promenading Grand Opera, obvious as an ear (though you
are close to my heart), but you, Motion Picture Industry,
it's you I love!

In times of crisis, we must all decide again and again whom we love.
And give credit where it's due: not to my starched nurse, who taught me
how to be bad and not bad rather than good (and has lately availed
herself of this information), not to the Catholic Church
which is at best an oversolemn introduction to cosmic entertainment,
not to the American Legion, which hates everybody, but to you,
glorious Silver Screen, tragic Technicolor, amorous Cinemascope,
stretching Vistavision and startling Stereophonic Sound, with all
your heavenly dimensions and reverberations and iconoclasms! To
Richard Barthelmess as the "tol'able" boy barefoot and in pants,
Jeanette MacDonald of the flaming hair and lips and long, long neck,
Sue Carroll as she sits for eternity on the damaged fender of a car
and smiles, Ginger Rogers with her pageboy bob like a sausage
on her shuffling shoulders, peach-melba-voiced Fred Astaire of the feet,
Eric von Stroheim, the seducer of mountain-climbers' gasping spouses,
the Tarzans, each and every one of you (I cannot bring myself to prefer
Johnny Weissmuller to Lex Barker, I cannot!), Mae West in a furry sled,
her bordello radiance and bland remarks, Rudolph Valentino of the moon,
its crushing passions, and moonlike, too, the gentle Norma Shearer,
Miriam Hopkins dropping her champagne glass off Joel McCrea's yacht,
and crying into the dappled sea, Clark Gable rescuing Gene Tierney
from Russia and Allan Jones rescuing Kitty Carlisle from Harpo Marx,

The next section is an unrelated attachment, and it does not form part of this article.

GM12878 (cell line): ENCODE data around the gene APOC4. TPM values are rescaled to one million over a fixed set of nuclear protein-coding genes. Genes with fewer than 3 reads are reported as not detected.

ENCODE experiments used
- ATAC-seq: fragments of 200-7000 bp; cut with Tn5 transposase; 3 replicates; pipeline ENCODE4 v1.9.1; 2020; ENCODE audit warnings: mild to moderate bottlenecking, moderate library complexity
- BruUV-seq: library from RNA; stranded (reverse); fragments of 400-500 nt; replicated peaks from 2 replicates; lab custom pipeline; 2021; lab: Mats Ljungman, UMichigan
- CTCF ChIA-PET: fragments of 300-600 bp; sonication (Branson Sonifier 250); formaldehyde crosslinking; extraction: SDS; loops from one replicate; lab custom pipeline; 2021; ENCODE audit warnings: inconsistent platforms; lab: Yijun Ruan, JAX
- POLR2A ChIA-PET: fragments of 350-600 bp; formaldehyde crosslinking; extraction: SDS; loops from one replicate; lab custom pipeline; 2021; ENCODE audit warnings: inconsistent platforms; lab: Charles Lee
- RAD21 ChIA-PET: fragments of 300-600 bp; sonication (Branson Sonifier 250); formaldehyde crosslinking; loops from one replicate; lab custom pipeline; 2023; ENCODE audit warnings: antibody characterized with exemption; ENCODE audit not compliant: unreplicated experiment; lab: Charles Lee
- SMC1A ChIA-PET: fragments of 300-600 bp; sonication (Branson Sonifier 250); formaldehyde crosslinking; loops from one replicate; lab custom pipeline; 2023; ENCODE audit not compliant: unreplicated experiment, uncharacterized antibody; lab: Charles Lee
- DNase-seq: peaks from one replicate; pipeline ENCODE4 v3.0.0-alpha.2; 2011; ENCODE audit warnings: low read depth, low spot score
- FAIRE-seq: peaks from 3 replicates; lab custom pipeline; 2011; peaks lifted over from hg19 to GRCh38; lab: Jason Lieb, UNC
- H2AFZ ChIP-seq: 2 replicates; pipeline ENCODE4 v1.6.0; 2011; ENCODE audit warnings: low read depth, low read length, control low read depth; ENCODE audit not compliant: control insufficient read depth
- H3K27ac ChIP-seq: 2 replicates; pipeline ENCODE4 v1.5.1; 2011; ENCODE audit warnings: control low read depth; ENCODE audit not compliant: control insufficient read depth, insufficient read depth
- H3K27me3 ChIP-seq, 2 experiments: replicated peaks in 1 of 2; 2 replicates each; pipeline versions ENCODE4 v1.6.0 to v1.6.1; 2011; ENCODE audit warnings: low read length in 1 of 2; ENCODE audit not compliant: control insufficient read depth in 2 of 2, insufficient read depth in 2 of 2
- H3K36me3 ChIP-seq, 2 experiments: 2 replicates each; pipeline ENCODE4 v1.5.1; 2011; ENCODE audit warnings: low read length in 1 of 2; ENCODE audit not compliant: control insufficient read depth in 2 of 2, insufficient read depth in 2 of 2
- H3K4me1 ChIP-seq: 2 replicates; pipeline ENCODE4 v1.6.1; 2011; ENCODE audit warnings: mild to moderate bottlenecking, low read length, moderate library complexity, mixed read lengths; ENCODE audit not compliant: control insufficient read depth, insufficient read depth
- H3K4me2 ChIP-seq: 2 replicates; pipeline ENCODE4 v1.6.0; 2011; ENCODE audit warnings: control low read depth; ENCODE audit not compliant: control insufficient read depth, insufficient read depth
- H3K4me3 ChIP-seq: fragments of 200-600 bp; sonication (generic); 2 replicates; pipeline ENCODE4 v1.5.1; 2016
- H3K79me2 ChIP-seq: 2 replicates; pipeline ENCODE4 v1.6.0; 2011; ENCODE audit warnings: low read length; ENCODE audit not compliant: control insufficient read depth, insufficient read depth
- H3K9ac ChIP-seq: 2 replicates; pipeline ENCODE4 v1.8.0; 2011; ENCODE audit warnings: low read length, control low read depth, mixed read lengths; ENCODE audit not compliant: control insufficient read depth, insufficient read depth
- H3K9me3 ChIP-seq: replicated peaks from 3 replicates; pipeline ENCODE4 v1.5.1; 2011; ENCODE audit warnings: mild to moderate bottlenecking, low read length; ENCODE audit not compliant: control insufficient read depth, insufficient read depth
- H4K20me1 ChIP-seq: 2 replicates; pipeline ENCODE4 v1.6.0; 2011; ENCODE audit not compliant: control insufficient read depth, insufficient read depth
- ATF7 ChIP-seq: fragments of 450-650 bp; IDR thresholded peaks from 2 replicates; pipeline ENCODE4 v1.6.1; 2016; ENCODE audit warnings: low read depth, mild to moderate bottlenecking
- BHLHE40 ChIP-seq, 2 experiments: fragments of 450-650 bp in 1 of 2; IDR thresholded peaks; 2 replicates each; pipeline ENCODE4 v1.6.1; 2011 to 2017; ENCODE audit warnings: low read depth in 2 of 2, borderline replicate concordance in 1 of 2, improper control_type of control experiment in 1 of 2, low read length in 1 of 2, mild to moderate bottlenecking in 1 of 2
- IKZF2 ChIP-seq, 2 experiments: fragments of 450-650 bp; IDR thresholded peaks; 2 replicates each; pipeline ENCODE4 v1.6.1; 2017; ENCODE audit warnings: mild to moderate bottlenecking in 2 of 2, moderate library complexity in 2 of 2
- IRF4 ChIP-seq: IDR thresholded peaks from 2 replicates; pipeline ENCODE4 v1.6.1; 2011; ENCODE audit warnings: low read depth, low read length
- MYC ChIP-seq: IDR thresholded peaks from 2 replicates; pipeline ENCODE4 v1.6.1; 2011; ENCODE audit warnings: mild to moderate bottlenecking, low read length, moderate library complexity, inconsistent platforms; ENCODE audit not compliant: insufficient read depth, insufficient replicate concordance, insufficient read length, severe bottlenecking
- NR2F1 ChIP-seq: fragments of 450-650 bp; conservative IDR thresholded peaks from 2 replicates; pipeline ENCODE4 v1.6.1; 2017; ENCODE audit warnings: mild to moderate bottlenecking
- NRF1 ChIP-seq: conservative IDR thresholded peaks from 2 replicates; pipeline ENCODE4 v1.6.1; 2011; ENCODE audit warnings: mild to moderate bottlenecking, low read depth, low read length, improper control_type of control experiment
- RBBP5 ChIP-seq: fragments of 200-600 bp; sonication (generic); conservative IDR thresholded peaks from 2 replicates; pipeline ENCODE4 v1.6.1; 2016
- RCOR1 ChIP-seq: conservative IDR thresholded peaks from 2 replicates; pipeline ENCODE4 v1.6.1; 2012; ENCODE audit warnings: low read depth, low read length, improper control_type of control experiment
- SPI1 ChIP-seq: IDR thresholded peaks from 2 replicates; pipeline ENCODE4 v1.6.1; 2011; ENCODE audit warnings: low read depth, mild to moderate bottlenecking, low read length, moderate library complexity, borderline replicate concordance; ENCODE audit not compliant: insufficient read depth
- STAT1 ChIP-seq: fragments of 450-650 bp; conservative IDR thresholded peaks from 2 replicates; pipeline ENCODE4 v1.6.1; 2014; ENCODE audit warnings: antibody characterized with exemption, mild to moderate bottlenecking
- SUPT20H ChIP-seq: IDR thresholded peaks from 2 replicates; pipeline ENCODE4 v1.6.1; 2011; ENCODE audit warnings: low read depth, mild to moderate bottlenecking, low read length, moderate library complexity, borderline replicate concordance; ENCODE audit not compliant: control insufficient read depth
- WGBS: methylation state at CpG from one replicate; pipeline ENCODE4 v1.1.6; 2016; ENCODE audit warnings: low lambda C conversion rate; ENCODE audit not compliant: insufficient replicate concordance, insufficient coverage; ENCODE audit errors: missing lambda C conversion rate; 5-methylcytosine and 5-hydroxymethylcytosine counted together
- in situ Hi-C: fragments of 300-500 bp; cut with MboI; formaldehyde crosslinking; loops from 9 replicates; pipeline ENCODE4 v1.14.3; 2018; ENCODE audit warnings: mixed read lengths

Cornel Wilde coughing blood on the piano keys while Merle Oberon berates,
Marilyn Monroe in her little spike heels reeling through Niagara Falls,
Joseph Cotten puzzling and Orson Welles puzzled and Dolores del Rio
eating orchids for lunch and breaking mirrors, Gloria Swanson reclining,
and Jean Harlow reclining and wiggling, and Alice Faye reclining
and wiggling and singing, Myrna Loy being calm and wise, William Powell
in his stunning urbanity, Elizabeth Taylor blossoming, yes, to you
and to all you others, the great, the near-great, the featured, the extras
who pass quickly and return in dreams saying your one or two lines,
my love!

Long may you illumine space with your marvelous appearances, delays
and enunciations, and may the money of the world glitteringly cover you
as you rest after a long day under the kleig lights with your faces
in packs for our edification, the way the clouds come often at night
but the heavens operate on the star system. It is a divine precedent
you perpetuate! Roll on, reels of celluloid, as the great earth rolls on!

Tuesday, March 22, 2011

How To Eat a Poem

By Eve Merriam

Don't be polite.
Bite in.
Pick it up with your fingers and lick the juice that
may run down your chin.
It is ready and ripe now, whenever you are. You do not need a knife or fork or spoon
or plate or napkin or tablecloth.
For there is no core
or stem
or rind
or pit
or seed
or skin
to throw away.

Monday, March 21, 2011

Earlier Poets in Minnesota

By Rodney Nelson

McGrath in Moorhead looked out for an eye
of knowing glee to match his own and did
not find a one among the listeners